Meanwhile, in another wikipedia write-up, “The Stills-Young Band recorded the album and began a tour in 1976 prior to the album’s release, but Young dropped out of the tour when he grew bored with the project, forcing Stills to complete the concert tour solo. The band was together from July through October of 1976.”
But more interesting is this extract from the wikipedia, Stills and Young “attempted to take their act on the road in the summer of 1976 for a thirty date American tour that lasted exactly eight decidedly erratic shows before Young decided he’d had enough of Stills and packed it in. While driving their buses to the next gig, Young, fed up with Stills’ drunken babbling over the CB radios, instructed his driver to head for Nashville instead of New Orleans, the next stop on the tour. Young then had an assistant send Stills and the rest of the band telegrams, which read, ‘Funny how things that start spontaneously end that way… Eat a peach, Neil’.”
Some who saw the tour said the two stars weren’t frequently on stage together. That is probably true as each star has his own individual standout moments when they perform their own tunes (both are guitarists and singers at that). The songs may be a “greatest hits” package of its time but it’s still a solid performance and a worthy reminder of the tour that could have been.
Track 101. Love The One You’re With
Track 102. The Loner
Track 103. Long May You Run
Track 104. For What It’s Worth
Track 105. Helpless
Track 106. Black Queen
Track 107. Southern Man
Track 108. Change Partners
Track 109. On The Way Home
Neil Young - vocals, guitar, piano, harmonica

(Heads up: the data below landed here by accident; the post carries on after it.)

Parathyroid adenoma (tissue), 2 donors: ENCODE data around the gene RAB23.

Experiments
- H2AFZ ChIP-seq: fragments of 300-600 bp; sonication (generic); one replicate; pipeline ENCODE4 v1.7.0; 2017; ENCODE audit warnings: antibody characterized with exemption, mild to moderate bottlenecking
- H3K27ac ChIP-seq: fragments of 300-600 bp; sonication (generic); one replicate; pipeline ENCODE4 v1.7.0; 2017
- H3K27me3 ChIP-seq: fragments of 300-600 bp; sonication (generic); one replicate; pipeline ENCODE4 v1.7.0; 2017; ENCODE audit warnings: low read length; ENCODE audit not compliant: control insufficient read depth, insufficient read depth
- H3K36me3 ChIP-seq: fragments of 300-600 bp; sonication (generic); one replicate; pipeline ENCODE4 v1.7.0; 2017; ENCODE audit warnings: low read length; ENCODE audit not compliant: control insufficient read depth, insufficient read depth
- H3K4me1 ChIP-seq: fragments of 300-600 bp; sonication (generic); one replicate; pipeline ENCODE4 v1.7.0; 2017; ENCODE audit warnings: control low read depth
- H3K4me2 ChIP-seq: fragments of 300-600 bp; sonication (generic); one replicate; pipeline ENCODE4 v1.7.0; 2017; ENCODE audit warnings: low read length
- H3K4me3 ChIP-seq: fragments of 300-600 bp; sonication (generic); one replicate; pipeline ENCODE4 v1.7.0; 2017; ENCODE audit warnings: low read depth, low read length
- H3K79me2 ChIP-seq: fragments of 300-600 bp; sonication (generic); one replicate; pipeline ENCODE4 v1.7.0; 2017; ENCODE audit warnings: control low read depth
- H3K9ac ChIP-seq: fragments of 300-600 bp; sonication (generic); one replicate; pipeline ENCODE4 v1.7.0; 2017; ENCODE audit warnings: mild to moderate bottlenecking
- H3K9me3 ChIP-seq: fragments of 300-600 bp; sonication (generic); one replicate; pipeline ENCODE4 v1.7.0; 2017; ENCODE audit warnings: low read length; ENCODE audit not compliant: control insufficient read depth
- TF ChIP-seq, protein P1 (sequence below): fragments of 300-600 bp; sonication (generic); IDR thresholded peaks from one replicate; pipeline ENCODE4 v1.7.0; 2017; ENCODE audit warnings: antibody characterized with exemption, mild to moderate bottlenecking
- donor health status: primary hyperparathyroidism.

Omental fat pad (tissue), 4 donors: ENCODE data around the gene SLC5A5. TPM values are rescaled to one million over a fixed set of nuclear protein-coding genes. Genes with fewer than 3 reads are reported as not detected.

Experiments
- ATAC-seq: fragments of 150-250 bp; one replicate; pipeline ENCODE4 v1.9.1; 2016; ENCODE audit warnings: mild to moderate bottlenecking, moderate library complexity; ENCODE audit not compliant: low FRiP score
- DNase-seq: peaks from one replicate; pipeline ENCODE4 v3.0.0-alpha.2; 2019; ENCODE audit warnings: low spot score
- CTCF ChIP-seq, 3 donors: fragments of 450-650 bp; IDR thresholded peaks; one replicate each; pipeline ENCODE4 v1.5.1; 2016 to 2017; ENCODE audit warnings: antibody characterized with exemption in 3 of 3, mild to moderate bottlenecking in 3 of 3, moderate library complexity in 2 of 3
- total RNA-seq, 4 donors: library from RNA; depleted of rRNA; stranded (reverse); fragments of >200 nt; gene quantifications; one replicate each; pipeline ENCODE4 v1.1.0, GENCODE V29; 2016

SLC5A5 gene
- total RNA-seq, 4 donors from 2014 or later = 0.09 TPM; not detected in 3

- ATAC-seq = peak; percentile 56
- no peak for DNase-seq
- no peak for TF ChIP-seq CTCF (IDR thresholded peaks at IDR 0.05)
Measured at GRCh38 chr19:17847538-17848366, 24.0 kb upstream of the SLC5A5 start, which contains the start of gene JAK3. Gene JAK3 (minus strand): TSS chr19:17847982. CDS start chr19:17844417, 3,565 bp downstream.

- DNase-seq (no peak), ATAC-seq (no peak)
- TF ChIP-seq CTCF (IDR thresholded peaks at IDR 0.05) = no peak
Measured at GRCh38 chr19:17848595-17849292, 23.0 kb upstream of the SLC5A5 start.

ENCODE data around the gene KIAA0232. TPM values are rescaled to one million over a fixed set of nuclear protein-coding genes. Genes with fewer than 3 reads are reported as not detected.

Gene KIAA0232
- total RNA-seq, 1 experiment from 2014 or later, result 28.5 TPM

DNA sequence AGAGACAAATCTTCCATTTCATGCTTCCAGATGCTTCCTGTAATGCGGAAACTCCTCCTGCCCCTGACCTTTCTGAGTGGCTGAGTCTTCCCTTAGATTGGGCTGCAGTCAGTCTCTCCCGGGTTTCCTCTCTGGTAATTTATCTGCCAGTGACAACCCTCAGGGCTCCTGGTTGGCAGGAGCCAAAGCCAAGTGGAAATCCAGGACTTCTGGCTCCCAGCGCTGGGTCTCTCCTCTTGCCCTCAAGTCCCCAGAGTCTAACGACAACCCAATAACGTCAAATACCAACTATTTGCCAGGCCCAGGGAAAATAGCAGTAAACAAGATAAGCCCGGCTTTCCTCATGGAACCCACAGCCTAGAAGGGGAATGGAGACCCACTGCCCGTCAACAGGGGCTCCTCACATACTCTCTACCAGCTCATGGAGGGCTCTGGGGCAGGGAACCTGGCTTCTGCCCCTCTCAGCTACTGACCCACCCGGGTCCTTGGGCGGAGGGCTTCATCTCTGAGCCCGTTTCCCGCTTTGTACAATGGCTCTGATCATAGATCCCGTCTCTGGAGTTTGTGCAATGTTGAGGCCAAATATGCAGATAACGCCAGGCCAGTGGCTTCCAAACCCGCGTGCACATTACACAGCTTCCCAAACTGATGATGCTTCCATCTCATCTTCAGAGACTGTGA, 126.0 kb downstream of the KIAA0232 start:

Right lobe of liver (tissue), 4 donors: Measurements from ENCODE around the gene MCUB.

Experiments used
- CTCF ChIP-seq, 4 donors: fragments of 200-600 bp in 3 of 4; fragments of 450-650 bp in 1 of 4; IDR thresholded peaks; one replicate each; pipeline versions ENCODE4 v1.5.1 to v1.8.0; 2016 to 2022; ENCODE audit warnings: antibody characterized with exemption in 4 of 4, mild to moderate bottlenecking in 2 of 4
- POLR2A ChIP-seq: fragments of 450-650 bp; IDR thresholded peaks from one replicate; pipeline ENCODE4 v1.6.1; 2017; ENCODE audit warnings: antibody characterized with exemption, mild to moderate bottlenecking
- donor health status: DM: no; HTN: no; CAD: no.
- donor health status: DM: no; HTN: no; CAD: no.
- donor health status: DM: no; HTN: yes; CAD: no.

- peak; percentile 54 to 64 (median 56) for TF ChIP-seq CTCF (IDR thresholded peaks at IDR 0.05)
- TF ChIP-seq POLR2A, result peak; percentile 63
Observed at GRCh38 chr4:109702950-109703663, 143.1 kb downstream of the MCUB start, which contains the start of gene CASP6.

Stephen Stills - vocals, guitar, piano
Jerry Aiello - organ
George Perry - bass
Joe Lala - percussion
Joe Vitale - drums
How do you go about branding yourself, creating a web presence, getting your name and songs out there?
I have managed to get nearly 14000 myspace contacts for my main music site despite being housebound through ME and not having gigged once.
My music is in Amazon and I have sold well.
I want to share some of the things that helped me in this blog including the tools and techniques that I used for promotion. I have a lot of software, plug ins, vsts for recording artists as well as many ebooks which would be of use to any band or musician wishing to develop themselves further.
Here are a few ( they are totally FREE ):
Better musician website pdf
Branding yourself online pdf
Digital music pdf
Getting gigs pdf
Internet marketing pdf
OOOOOhhhh well the dream dinner date would have to be Janis Joplin for me.... a sassy and wild bundle of colourful and exuberant energy !
I would ask her so many questions.... and would also find her maddeningly attractive so I would have to be very careful not to drool :)
Also at the dinner table would be...
Nick Drake... I would ask him how he learnt to play in his unique finger[picking style and what happened that night he died..
I would invite Sri Ramakrishna too, although he would probably be too blissed out to eat :D
Swami Bhavyananda would be invited, along with Sandy Denny, Ron Sexsmith for his genius songwriting skills ( which I would grill him on when I wasn't drooling over Janis )
And so onto the living... I would invite friends Swarb and Judy Dyble... it would be a riot with Swarb's humour and Jude's randomness...
I think I would invite my friend Jeff, Beardy man Ian from carreg las border morris dancers ( so after a few ales we could do some rowdy singing )
At this point Sri Ramakrishna and Swamiji would run away to meditate I expect... Swarb would stand on the table and get out his fiddle.... drunkenly playing and knocking over plates and glasses... Janis would be digging it and cackling, Jude would be loving the vibe but pondering something abstract, Jeff would be under the table snoring, Ron would be wondering WTF he was doing in the company of folkies, Sandy would be singing sweetly, Nick would be embarrassed and polite and wishing he was elsewhere.
The evening would end with an exhausted mess of sweaty bodies, empty bottles and ringing laughter. having sung and danced and drunk ourselves into sleep we would crash on a chilled beach in Wales in summer.